RECORD: Darwin, C. R. 1858. On the agency of bees in the fertilisation of papilionaceous flowers, and on the crossing of kidney beans. Gardeners' Chronicle and Agricultural Gazette no. 46 (13 November): 828-829.

REVISION HISTORY: Scanned, OCRed, corrected and edited by John van Wyhe 2003-8, textual corrections by Sue Asscher 12.2006. RN5

NOTE: See manuscript drafts or notes on this item in CUL-DAR27.1.G1c-G12

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LAST year you published a brief notice by me on this subject.2 I therein stated that bees always alight on the left wing-petal of the Scarlet Kidney Bean, and in doing so depress it; and this acts on the tubular and spiral keel-petal, which causes the pistil to protrude; on the pistil there is a brush of hairs, and by the repeated movement of the keel-petal the hairs brush the pollen beyond the anthers on to the stigmatic surface. This complex contrivance led me to suppose that bees were necessary to the fertilisation of the flower; accordingly I enclosed some few flowers in bottles and under gauze, and those which were not in any way moved did not set a single pod, whereas some of those which I moved in imitation of the bees produced fine pods. But I then stated that the experiment was tried on much too small a scale to be trusted. I have this year covered up between 3 and 4 feet in length of a row of Kidney Beans, just before the flowers opened, in a tall bag of very thin net; nothing in the appearance of the plants would lead me to suppose that this was in any way injurious to their fertilisation; and I think this conclusion may be trusted, for some of the flowers which I moved in the same way as the bees do produced pods quite as fine as could be found in the uncovered rows.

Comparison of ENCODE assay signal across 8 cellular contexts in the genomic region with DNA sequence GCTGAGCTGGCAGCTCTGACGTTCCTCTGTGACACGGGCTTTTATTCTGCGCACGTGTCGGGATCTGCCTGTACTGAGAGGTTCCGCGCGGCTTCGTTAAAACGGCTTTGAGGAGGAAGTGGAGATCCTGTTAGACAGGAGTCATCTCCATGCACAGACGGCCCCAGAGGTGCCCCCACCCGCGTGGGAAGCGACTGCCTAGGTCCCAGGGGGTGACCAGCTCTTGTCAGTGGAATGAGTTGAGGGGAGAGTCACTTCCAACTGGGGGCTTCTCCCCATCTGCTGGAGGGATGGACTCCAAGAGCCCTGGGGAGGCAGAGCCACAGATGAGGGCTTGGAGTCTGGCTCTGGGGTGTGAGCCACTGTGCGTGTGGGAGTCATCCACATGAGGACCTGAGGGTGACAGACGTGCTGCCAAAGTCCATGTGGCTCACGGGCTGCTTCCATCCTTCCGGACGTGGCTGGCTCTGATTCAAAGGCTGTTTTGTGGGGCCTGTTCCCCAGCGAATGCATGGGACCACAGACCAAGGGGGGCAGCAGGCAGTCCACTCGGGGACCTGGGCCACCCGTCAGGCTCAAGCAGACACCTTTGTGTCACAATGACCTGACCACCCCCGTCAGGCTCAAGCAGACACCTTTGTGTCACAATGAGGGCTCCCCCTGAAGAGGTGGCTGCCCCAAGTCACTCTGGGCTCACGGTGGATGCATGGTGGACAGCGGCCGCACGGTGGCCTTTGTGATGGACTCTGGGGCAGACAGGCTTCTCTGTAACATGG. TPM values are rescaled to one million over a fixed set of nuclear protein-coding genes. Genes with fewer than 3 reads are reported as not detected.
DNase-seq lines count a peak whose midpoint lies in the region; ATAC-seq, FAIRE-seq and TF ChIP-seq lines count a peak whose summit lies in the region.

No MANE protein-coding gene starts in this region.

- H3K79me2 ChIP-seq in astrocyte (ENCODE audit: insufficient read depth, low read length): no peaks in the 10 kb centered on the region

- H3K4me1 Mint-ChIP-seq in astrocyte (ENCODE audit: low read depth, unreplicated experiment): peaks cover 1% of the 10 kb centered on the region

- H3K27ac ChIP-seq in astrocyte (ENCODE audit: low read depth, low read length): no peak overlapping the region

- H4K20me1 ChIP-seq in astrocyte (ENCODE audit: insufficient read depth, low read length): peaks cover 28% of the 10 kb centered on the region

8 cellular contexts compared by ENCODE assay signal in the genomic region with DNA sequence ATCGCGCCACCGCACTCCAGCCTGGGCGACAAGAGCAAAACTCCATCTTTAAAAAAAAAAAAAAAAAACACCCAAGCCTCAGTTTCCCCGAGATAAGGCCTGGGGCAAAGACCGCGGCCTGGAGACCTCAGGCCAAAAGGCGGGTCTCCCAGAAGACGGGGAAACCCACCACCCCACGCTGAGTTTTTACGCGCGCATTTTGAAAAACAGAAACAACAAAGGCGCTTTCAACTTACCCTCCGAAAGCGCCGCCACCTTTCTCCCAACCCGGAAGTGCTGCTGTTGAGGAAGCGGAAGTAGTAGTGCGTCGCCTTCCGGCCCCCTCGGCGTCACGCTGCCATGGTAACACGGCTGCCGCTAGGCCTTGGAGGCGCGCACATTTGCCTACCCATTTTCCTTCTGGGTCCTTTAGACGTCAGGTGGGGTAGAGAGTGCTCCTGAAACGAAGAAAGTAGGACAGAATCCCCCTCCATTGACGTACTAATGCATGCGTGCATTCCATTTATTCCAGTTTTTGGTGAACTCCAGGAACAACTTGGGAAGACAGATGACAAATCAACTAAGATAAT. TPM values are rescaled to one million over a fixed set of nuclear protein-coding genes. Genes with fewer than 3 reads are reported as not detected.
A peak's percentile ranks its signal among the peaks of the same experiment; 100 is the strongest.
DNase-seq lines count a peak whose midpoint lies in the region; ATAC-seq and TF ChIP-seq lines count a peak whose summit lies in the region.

The result was that the covered up plants had produced by August 13th only 35 pods, and in no one case two pods on the same stalk; whereas the adjoining uncovered rows were crowded with clusters of pods. There were many flowers still on the plants when uncovered, and it was curious to see in a few days afterwards, as soon as the bees had access to them, what a number of pods hanging in clusters of three and four together were produced. On August 17th I again put the net on a later crop. The covered plants now produced 97 pods, borne on 74 stalks, showing that the same stalk often produced more than one pod. This time I kept an equal length of uncovered Beans ungathered, and on this length there were 292 pods or exactly thrice as many as on the covered plants. Taking this number as the standard of comparison for the first experiment (which, however, is hardly fair, as my gardener thinks the second crop was more productive than the first) more than eight times as many pods were produced on the uncovered as on the covered rows. The Kidney Bean is largely frequented by the thrips, and as I have with some other plants actually seen a thrips which was dusted with pollen leave several granules on the stigma, it is quite possible that the fertilisation of the covered-up flowers might have been thus aided.